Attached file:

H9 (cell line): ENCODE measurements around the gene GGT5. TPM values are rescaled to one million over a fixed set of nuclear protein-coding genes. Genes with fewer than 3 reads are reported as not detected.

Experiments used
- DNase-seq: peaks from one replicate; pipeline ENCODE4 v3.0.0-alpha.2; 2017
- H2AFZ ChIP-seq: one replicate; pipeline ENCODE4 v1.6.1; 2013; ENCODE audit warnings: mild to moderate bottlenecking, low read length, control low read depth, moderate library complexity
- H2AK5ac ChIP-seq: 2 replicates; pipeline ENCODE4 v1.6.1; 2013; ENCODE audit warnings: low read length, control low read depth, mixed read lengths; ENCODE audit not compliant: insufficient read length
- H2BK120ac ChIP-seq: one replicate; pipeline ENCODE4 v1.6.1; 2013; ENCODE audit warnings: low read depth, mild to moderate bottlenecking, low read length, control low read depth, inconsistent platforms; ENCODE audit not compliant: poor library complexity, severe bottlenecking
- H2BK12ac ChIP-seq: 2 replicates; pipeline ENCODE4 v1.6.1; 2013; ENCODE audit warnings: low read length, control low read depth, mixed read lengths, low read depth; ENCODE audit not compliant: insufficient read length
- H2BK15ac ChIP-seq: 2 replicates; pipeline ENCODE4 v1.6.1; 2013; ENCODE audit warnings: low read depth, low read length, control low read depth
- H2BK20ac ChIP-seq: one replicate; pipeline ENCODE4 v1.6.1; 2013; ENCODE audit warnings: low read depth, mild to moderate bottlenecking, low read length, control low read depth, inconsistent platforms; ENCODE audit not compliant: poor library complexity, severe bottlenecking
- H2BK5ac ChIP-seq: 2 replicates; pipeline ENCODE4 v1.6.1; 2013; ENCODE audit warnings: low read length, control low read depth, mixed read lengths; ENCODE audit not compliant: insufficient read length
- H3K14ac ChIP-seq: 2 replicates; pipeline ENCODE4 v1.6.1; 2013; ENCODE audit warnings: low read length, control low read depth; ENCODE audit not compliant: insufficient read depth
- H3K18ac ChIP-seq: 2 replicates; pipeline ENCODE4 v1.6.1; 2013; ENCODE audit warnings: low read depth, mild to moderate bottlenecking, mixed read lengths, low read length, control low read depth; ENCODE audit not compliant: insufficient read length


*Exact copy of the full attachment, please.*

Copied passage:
H9 (cell line): ENCODE measurements around the gene GGT5. TPM values are rescaled to one million over a fixed set of nuclear protein-coding genes. Genes with fewer than 3 reads are reported as not detected.

Experiments used
- DNase-seq: peaks from one replicate; pipeline ENCODE4 v3.0.0-alpha.2; 2017
- H2AFZ ChIP-seq: one replicate; pipeline ENCODE4 v1.6.1; 2013; ENCODE audit warnings: mild to moderate bottlenecking, low read length, control low read depth, moderate library complexity
- H2AK5ac ChIP-seq: 2 replicates; pipeline ENCODE4 v1.6.1; 2013; ENCODE audit warnings: low read length, control low read depth, mixed read lengths; ENCODE audit not compliant: insufficient read length
- H2BK120ac ChIP-seq: one replicate; pipeline ENCODE4 v1.6.1; 2013; ENCODE audit warnings: low read depth, mild to moderate bottlenecking, low read length, control low read depth, inconsistent platforms; ENCODE audit not compliant: poor library complexity, severe bottlenecking
- H2BK12ac ChIP-seq: 2 replicates; pipeline ENCODE4 v1.6.1; 2013; ENCODE audit warnings: low read length, control low read depth, mixed read lengths, low read depth; ENCODE audit not compliant: insufficient read length
- H2BK15ac ChIP-seq: 2 replicates; pipeline ENCODE4 v1.6.1; 2013; ENCODE audit warnings: low read depth, low read length, control low read depth
- H2BK20ac ChIP-seq: one replicate; pipeline ENCODE4 v1.6.1; 2013; ENCODE audit warnings: low read depth, mild to moderate bottlenecking, low read length, control low read depth, inconsistent platforms; ENCODE audit not compliant: poor library complexity, severe bottlenecking
- H2BK5ac ChIP-seq: 2 replicates; pipeline ENCODE4 v1.6.1; 2013; ENCODE audit warnings: low read length, control low read depth, mixed read lengths; ENCODE audit not compliant: insufficient read length
- H3K14ac ChIP-seq: 2 replicates; pipeline ENCODE4 v1.6.1; 2013; ENCODE audit warnings: low read length, control low read depth; ENCODE audit not compliant: insufficient read depth
- H3K18ac ChIP-seq: 2 replicates; pipeline ENCODE4 v1.6.1; 2013; ENCODE audit warnings: low read depth, mild to moderate bottlenecking, mixed read lengths, low read length, control low read depth; ENCODE audit not compliant: insufficient read length